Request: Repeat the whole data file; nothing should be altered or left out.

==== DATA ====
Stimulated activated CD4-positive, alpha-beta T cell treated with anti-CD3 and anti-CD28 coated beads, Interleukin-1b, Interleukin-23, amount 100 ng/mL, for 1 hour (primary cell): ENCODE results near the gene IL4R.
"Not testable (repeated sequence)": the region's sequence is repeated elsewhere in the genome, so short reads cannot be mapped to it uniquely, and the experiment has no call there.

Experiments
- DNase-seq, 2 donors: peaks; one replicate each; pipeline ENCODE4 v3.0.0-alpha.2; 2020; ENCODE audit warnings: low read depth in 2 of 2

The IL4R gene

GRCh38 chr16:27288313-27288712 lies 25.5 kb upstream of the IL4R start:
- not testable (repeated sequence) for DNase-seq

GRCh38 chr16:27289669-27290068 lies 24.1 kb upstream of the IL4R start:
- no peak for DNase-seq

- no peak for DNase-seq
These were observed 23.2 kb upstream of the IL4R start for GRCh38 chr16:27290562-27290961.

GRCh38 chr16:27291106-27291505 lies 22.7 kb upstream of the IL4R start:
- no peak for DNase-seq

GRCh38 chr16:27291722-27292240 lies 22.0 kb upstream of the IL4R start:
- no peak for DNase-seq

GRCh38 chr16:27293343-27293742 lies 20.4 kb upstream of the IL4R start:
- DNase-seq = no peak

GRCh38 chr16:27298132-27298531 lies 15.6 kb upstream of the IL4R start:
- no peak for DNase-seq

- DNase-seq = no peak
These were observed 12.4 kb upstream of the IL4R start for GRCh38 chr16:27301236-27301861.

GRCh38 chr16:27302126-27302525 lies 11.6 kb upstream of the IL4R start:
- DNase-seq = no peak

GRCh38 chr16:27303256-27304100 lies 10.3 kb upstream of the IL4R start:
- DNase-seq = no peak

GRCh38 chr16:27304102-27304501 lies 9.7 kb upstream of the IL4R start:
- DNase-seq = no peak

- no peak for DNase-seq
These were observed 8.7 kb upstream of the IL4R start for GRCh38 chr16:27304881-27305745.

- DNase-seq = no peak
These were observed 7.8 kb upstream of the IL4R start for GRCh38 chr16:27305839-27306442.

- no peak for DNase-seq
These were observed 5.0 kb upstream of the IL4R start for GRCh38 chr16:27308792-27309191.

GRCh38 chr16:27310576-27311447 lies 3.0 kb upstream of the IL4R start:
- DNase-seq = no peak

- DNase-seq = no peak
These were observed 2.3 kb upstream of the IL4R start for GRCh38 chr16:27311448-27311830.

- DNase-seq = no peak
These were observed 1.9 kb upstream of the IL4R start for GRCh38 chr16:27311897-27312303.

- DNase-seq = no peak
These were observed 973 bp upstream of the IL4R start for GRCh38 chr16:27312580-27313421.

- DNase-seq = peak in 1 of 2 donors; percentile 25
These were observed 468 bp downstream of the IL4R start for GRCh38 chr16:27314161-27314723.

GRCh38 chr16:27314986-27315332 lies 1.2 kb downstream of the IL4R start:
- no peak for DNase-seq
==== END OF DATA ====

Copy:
Stimulated activated CD4-positive, alpha-beta T cell treated with anti-CD3 and anti-CD28 coated beads, Interleukin-1b, Interleukin-23, amount 100 ng/mL, for 1 hour (primary cell): ENCODE results near the gene IL4R.
"Not testable (repeated sequence)": the region's sequence is repeated elsewhere in the genome, so short reads cannot be mapped to it uniquely, and the experiment has no call there.

Experiments
- DNase-seq, 2 donors: peaks; one replicate each; pipeline ENCODE4 v3.0.0-alpha.2; 2020; ENCODE audit warnings: low read depth in 2 of 2

The IL4R gene

GRCh38 chr16:27288313-27288712 lies 25.5 kb upstream of the IL4R start:
- not testable (repeated sequence) for DNase-seq

GRCh38 chr16:27289669-27290068 lies 24.1 kb upstream of the IL4R start:
- no peak for DNase-seq

- no peak for DNase-seq
These were observed 23.2 kb upstream of the IL4R start for GRCh38 chr16:27290562-27290961.

GRCh38 chr16:27291106-27291505 lies 22.7 kb upstream of the IL4R start:
- no peak for DNase-seq

GRCh38 chr16:27291722-27292240 lies 22.0 kb upstream of the IL4R start:
- no peak for DNase-seq

GRCh38 chr16:27293343-27293742 lies 20.4 kb upstream of the IL4R start:
- DNase-seq = no peak

GRCh38 chr16:27298132-27298531 lies 15.6 kb upstream of the IL4R start:
- no peak for DNase-seq

- DNase-seq = no peak
These were observed 12.4 kb upstream of the IL4R start for GRCh38 chr16:27301236-27301861.

GRCh38 chr16:27302126-27302525 lies 11.6 kb upstream of the IL4R start:
- DNase-seq = no peak

GRCh38 chr16:27303256-27304100 lies 10.3 kb upstream of the IL4R start:
- DNase-seq = no peak

GRCh38 chr16:27304102-27304501 lies 9.7 kb upstream of the IL4R start:
- DNase-seq = no peak

- no peak for DNase-seq
These were observed 8.7 kb upstream of the IL4R start for GRCh38 chr16:27304881-27305745.

- DNase-seq = no peak
These were observed 7.8 kb upstream of the IL4R start for GRCh38 chr16:27305839-27306442.

- no peak for DNase-seq
These were observed 5.0 kb upstream of the IL4R start for GRCh38 chr16:27308792-27309191.

GRCh38 chr16:27310576-27311447 lies 3.0 kb upstream of the IL4R start:
- DNase-seq = no peak

- DNase-seq = no peak
These were observed 2.3 kb upstream of the IL4R start for GRCh38 chr16:27311448-27311830.

- DNase-seq = no peak
These were observed 1.9 kb upstream of the IL4R start for GRCh38 chr16:27311897-27312303.

- DNase-seq = no peak
These were observed 973 bp upstream of the IL4R start for GRCh38 chr16:27312580-27313421.

- DNase-seq = peak in 1 of 2 donors; percentile 25
These were observed 468 bp downstream of the IL4R start for GRCh38 chr16:27314161-27314723.

GRCh38 chr16:27314986-27315332 lies 1.2 kb downstream of the IL4R start:
- no peak for DNase-seq